Cody Cutter burned all of his time off from work this year fishing.
The Harveys Lake resident used his days off not so much to vacation at the beach, but to moonlight for his other career.
Cutter, 24, has been working on becoming a professional bass angler for several years, and this year he took a big step toward realizing his dream.
Competing in the Northeast Division of the T-H Marine BFL Series, Cutter fished in five tourneys in New York and Maryland, logging an overall finish of third out of 298 anglers. It was Cutter’s best finish in any BFL tour since he began competing on the circuit in 2013, and now he’s inspired to take the next step.
That means competing in the Costa FLW series next year — only a step down from the FLW Tour, which is the apex for pro bass anglers.
While Cutter’s fishing ability is unquestioned, there will be a few obstacles when it comes to competing in the Costa series. Mainly, time and money.
“It takes time not only to travel and fish each tournament, but also to go to the location and practice beforehand,” Cutter said. “It’s also very expensive.”
The three Costa tournaments carry a registration fee of $1,700 each. They’re held at Lake Champlain, Thousand Island and Lake Erie — all in New York. The means money for gas, lodging and food. To compete in the BFL this year alone, Cutter estimates he spent $4,000 in gas for his truck and boat.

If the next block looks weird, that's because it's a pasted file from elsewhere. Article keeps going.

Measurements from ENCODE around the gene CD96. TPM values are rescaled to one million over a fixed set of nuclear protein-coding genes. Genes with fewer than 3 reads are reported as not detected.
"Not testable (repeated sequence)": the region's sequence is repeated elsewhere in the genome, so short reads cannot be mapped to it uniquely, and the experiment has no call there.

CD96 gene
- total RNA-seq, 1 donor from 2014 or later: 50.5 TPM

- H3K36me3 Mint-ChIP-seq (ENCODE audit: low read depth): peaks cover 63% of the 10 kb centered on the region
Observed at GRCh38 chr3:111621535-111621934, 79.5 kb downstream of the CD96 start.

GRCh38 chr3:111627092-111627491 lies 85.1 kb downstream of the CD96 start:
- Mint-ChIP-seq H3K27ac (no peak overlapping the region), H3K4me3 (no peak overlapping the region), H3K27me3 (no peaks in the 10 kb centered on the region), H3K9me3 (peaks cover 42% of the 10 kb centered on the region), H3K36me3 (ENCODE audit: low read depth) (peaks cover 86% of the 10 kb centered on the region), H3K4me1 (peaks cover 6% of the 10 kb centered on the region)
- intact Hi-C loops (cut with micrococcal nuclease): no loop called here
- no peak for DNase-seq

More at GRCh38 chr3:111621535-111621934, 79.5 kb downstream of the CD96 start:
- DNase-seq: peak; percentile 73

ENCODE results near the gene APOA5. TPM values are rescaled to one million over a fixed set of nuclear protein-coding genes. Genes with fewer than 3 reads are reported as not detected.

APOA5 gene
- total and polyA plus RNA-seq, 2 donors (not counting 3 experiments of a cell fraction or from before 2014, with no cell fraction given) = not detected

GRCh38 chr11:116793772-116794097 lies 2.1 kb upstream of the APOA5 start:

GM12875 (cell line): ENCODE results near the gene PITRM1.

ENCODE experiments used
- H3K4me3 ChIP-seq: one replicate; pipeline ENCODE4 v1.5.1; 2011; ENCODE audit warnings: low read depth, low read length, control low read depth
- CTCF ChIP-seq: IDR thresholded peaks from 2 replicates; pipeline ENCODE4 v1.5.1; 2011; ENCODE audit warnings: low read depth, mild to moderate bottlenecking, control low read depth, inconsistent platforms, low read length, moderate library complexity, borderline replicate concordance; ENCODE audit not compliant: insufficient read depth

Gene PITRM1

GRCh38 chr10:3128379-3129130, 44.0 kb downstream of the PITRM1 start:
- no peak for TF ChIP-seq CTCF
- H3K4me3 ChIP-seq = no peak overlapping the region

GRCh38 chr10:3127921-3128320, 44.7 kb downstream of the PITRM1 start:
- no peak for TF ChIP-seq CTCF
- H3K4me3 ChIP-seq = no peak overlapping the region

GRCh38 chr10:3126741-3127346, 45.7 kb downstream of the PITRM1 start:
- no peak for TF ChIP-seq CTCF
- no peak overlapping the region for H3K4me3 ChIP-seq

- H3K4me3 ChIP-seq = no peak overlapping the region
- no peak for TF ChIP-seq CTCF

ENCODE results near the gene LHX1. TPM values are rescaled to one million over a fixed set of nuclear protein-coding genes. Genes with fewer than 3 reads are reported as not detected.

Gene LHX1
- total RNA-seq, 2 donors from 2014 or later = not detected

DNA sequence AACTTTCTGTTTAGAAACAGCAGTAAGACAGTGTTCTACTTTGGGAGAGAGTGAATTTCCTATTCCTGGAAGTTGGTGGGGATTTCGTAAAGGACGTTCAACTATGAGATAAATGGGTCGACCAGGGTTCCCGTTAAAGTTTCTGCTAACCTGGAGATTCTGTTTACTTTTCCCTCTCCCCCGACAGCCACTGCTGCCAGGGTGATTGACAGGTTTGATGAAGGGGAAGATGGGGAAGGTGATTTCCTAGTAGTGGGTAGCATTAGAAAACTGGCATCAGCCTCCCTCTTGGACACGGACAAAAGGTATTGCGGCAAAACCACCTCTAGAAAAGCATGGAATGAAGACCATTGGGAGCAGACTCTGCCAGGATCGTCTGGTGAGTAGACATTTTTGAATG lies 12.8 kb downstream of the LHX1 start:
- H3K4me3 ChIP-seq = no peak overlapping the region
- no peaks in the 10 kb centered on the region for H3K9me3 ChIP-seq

But Cutter isn’t deterred, and he said the first Costa tournament at Lake Champlain in June will likely determine his next step.
“It’s going to be a big challenge. There are 150 boats in these tournaments and I’ll be fishing against anglers double my age with more experience,” he said. “If my finish is terrible in the first tournament, there’s no reason to go on.”
But looking back, Cutter has come a long way.
He began fishing in bass tournaments at Harveys Lake when he was 14, joining other anglers on their boats. When he was 16, Cutter bought his first boat and continued to fish in the tournaments at Harveys Lake, logging strong finishes despite lacking the experience and expensive equipment that other anglers used.
“That’s when things clicked and I knew I wanted to do this for a living,” Cutter said. “I made progress every year.”
While the BFL and Costa tournaments are held on larger bodies of water, Cutter said his time fishing at Harveys Lake prepared him for the unknown lakes he would encounter on the tournament trail.
“Everywhere I go there’s also something that applies to fishing at Harveys Lake. I can apply a tactic I learned at the lake to just about every place I’ve fished,” he said.
Cutter’s third-place finish in the BFL is certainly a major achievement in his young angling career, but he said his ability to be consistent is a more important factor.
In four of the five BFL tournaments, Cutter finished in the top 30 with a top placing of 17th at Lake Champlain.
While the consistent finishes in the BFL didn’t equate to a big payday, Cutter said it was more important that he develop as an angler.
“The BFL is more like a training ground. Consistency is my most important goal,” he said. “In the higher tournaments they pay the top 50 places, and I’ve only finished out of the top 50 once in two years. That’s what allows you to keep going.”